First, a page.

Your request has been submitted.

Tennessee’s novice driver safety project: a program to increase parental involvement

Chaudhary, Neil K.; Ferguson, Susan A.; Herbel, Susan B.
Traffic Injury Prevention (TIP)
December 2004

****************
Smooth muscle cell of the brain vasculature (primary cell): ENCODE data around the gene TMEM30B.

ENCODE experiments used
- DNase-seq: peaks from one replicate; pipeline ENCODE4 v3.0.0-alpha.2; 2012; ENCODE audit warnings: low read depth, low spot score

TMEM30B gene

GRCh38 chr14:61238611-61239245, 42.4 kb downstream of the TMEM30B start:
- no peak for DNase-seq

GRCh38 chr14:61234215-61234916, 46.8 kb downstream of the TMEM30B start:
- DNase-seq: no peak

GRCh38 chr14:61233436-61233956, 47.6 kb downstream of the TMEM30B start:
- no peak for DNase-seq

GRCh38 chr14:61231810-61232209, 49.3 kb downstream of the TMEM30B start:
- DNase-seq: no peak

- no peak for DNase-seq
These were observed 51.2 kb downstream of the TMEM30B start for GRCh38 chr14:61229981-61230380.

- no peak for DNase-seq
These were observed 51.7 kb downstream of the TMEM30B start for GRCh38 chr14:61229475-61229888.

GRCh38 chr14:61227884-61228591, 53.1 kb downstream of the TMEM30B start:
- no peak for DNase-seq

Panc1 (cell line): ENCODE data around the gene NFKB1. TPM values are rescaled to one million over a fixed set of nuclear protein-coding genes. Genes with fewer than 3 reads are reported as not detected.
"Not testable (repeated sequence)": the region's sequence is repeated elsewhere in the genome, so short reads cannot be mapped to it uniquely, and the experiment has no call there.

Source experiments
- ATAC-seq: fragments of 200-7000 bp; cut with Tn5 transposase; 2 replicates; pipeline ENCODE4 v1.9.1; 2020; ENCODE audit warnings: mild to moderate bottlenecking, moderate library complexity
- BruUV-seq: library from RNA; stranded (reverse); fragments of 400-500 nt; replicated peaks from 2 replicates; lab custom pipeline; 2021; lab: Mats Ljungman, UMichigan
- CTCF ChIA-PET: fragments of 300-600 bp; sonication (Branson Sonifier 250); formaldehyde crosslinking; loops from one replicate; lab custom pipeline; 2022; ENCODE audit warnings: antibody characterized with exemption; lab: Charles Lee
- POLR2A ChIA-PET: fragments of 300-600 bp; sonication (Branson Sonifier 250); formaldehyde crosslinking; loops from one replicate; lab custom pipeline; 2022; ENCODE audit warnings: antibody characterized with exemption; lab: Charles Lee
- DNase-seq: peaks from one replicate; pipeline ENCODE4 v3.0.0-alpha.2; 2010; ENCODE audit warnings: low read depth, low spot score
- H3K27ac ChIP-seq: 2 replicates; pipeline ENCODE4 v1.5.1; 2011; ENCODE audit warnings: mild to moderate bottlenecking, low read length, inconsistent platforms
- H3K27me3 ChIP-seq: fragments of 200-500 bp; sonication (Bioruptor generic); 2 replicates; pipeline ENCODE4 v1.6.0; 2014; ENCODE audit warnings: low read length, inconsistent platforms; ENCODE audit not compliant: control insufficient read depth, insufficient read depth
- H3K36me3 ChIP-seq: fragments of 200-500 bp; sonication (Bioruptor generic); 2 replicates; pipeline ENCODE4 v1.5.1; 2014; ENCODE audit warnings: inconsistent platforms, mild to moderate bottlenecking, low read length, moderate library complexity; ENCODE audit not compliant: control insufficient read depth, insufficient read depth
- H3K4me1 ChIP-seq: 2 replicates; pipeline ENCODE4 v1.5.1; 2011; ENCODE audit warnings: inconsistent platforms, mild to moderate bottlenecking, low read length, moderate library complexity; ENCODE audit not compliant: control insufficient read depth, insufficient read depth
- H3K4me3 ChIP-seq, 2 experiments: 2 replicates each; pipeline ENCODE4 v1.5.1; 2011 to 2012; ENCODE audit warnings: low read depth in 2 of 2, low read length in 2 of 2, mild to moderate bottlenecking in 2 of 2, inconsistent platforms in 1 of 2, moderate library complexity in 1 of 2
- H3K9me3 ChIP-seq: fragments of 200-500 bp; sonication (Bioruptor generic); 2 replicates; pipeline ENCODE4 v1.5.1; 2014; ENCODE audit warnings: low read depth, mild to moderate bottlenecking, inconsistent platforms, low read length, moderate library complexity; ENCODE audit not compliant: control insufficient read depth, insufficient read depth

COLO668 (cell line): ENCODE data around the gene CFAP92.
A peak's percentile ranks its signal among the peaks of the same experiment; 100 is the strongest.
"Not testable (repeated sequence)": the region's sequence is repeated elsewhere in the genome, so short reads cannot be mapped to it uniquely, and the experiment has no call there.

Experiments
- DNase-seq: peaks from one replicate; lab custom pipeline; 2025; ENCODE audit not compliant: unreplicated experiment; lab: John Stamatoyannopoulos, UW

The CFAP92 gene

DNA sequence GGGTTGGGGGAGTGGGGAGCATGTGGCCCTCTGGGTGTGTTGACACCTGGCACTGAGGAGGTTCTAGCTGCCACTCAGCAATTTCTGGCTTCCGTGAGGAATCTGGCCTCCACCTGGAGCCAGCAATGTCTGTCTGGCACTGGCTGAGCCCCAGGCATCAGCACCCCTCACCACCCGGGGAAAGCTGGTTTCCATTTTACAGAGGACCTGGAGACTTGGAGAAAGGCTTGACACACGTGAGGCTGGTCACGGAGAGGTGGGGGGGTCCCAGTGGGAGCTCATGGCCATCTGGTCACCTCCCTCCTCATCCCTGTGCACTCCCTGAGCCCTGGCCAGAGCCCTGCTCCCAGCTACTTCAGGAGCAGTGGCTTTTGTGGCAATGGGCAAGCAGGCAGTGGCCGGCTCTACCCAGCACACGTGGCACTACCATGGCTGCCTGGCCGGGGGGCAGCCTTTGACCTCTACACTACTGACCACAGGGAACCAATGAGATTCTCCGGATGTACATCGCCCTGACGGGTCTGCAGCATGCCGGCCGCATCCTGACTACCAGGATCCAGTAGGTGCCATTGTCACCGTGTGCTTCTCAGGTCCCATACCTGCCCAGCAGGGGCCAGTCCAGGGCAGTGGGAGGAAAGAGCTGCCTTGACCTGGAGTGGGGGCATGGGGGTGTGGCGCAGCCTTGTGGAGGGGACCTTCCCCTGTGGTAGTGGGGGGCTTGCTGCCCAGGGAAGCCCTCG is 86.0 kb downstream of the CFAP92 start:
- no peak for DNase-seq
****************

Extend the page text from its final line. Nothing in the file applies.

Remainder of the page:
Graduated licensing has been implemented in many U.S. states to reduce teenage driver crash involvement. The goal is to introduce teenagers gradually to driving before allowing full, unrestricted licensure. Tennessee, one of the states that introduced graduated licensing, implemented a program to influence both driving by teenagers during the learner stage and restrictions imposed by parents after licensure. In addition to a standard welcome letter, booklets and reminder cards were mailed to parents of teenagers who had just obtained their learner's permits. The booklets and cards were designed to assist parents in becoming more actively involved in their children's driving experiences. The effects of three different approaches (welcome letter only, letter plus booklet, and letter plus booklet plus reminder cards) on parental involvement, teenage crashes, and teenage citations were assessed based on telephone interviews with parents. Although the parents said the booklets and reminder cards were helpful and should continue to be sent to other parents, there were no discernible effects on teenage practice driving and reported parental involvement during the learner stage. Nor was there any measurable influence on restrictions imposed by parents after licensure. It is unknown whether the standard welcome letter affected parental involvement, but overall supervised driving exceeded the state requirements by a substantial margin.